This HP 35 was the first scientific pocket calculator and was introduced in 1972. It stayed in production until 1975 and retailed at a price of $395.00. The 35 was allegedly a hack by an HP engineer of the HP 9100 which was a large desktop calculator with a price of over $1000.00. The engineer shrunk the 9100 down and incorporated a number of trigonometric and exponential functions that no other “pocket” calculator. In fact, all pocket calculators at the time were just four function calculators.
Other engineers at HP liked the 12 prototypes that were built so HP decided to make it a full fledged product. It was named the HP-35 because it has 35 keys. Early versions of the 35 only had the Hewlett Packard name on the faceplate but later versions added “35” to the name. It took two years and about one million dollars to develop.
The HP-35 utilizes a 15 digit LED display that would illuminate each LED segment separately as opposed to the entire digit. It is 5.8 inches long and 3.2 inches wide which is just right to fit in a shirt pocket. HP didn’t originally feel that there was enough demand to produce the calculator at the nearly $400.00 price point. But, in just the first year they sold over 100,000 units and sold over 300,000 during its production life. HP even made the HP 35s in 2007 which is a retro model paying homage to the original 35.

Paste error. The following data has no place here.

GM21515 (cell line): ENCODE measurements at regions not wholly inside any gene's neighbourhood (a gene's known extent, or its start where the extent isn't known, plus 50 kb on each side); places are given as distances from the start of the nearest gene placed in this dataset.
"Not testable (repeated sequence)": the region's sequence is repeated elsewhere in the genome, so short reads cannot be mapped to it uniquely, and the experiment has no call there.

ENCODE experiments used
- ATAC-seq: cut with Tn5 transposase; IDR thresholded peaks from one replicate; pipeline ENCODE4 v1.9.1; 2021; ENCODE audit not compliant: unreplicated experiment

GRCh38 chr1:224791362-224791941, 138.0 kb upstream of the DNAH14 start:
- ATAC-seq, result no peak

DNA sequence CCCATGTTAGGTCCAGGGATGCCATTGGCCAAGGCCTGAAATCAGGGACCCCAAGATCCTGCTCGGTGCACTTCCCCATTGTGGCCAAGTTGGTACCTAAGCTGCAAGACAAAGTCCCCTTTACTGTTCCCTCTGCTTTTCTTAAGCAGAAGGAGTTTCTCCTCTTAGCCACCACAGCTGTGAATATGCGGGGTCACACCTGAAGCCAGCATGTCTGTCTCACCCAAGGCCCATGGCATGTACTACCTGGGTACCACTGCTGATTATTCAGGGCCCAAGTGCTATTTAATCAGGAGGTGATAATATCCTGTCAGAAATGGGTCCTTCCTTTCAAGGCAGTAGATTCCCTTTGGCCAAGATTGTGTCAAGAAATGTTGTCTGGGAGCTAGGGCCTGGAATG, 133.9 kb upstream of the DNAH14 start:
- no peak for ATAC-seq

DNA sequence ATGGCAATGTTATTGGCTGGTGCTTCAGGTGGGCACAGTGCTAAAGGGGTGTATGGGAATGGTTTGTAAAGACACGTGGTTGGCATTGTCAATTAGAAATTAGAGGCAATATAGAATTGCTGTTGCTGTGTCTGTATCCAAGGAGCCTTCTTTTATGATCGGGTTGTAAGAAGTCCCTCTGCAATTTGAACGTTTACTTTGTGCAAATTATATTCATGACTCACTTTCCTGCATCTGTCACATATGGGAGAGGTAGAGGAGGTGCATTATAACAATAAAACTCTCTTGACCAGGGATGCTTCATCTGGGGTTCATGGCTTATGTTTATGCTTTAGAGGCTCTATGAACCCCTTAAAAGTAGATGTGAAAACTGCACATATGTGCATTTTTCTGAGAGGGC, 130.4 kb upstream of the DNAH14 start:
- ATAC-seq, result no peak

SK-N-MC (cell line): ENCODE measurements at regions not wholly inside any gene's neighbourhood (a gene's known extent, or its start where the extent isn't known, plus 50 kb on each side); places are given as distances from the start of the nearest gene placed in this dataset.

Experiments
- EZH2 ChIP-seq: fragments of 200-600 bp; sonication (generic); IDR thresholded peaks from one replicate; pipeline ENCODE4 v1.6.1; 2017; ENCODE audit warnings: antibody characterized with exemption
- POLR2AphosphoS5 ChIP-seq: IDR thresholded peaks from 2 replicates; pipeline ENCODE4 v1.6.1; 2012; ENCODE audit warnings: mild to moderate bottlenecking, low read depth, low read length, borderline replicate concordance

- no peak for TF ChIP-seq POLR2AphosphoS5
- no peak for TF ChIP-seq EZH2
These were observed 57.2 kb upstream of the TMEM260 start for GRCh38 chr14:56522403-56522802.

Obviously Bill Hewlett’s vision and ability to go against conventional marketing wisdom at the time led to a revolution in calculating that is still with us today.
One bug in early HP-35’s was 2.02 ln e^x which gave the result 2 as opposed to the correct 2.02. 25,000 35’s had been sold by that time and HP offered those customers replacements of which only about 25% returned theirs.
As I mentioned before there were basically four production differences over the life of the 35. The first production run had a small red dot to the right of the on/off switch that would show when the calculator was turned on and did not have the “35” designation on the label.
The second version got rid of the red dot. The third version had the “35” designation. The fourth version had all the function notation molded into the keys as opposed to printed on the calculator body. The list below shows the 4 production variations as well as two prototype versions.
- Prototype version 1: beige case, no label, yellow keys for basic functions.
- Prototype version 2: same as first version except with a black case.
- Production Version 1: no “35” designation, small red dot, letters on the face .
- Production Version 2: no “35” designation, no red dot, letters on face.
- Production Version 3: added “35” designation, no red dot, letters on face.
- Production Version 4: “35” designation, no red dot, letters molded into keys.
Obviously the prototypes are nearly impossible to find. The first version with the red dot is very difficult to find as well so if you see one scoop it up. The others aren’t too difficult to find since so many were made and built to last. The red dot version sells for upward of $1000.00 in excellent functioning condition while the rest sell for around $75.00 to $300.00 depending upon the accessories included.
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